Today, in a post-revolutionary nation still trying to figure out the parameters of freedom, Baladi isn’t making art; she devotes her time to an Internet radio startup that promotes post-Mubarak culture. Like many of Egypt’s top artists, she says it’s the wrong moment to be in the studio — there is too much at stake to lapse into making what she calls superficial “Polaroid” art that merely documents the revolution.
Many artists now argue that activism, not art, is the best way to reform their country. They see an opening, after decades of intellectual torpor and cultural rot, to lead Egypt back to the preeminent place it has often held as a center of Arab culture.
They are inspired by the death of Ahmed Bassiouny, a fellow artist who was shot during a pro-democracy demonstration on Jan. 28. He has emerged as their leading martyr — a multimedia pioneer who grabbed his camera when people took to the streets and died facing down supporters of Mubarak.
His death has become a symbol of selflessness among Egyptian artists, a selflessness that they are channeling into a deeper sense of nationalism and community.
Shady El-Noshokaty, a friend and teacher of Bassiouny’s, says he had a manic brilliance, born of a deep despair at the political hopelessness of life under Mubarak. He was always late and full of ideas, and often it seemed he was living on another planet.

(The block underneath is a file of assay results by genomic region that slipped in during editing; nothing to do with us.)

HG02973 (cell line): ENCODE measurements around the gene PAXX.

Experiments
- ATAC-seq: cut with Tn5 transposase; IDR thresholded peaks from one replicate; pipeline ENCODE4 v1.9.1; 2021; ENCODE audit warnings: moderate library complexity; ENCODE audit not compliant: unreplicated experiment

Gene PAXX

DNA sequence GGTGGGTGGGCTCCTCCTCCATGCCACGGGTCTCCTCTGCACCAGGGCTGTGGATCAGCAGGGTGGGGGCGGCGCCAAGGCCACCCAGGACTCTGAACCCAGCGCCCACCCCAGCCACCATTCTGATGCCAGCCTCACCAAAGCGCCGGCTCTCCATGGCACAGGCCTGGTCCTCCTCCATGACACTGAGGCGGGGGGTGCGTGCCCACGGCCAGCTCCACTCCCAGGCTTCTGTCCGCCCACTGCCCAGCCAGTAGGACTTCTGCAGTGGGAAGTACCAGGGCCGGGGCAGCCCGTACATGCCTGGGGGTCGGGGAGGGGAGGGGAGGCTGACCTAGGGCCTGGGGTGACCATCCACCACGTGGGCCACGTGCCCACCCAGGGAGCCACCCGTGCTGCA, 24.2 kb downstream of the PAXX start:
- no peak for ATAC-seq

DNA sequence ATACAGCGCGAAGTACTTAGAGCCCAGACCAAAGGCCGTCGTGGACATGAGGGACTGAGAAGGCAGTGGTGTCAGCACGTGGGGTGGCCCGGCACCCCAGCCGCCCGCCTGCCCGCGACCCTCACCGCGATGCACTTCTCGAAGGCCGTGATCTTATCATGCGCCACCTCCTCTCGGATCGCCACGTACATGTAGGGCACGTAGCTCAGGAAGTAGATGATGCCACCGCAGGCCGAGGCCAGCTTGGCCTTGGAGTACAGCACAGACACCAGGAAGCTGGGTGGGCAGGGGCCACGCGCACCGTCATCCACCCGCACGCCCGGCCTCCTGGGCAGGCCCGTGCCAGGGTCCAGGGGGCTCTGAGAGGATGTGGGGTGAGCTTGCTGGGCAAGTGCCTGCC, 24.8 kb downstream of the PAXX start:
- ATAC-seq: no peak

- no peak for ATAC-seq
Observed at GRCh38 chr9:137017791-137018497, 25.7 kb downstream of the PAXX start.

He was also one of Egypt’s most talented experimental artists, who used electronics, performance and open-source computer software to create works that were radical by Egyptian standards.
“Ahmed was 31,” Noshokaty says. “He was born and he died within the regime. He didn’t know anything else. He was fed up, he had no hope.”
Noshokaty, an artist and professor of performance and visual art at the American University in Cairo, chokes up when thinking of Bassiouny’s two children.
“Now is not the time to produce work,” he says, waving away his own tears. “It’s time to understand.”
Noshokaty, 39, hasn’t been in his studio since before the revolution. Instead, he is preparing an installation for Egypt’s pavilion at the Venice Biennale devoted to Bassiouny’s work.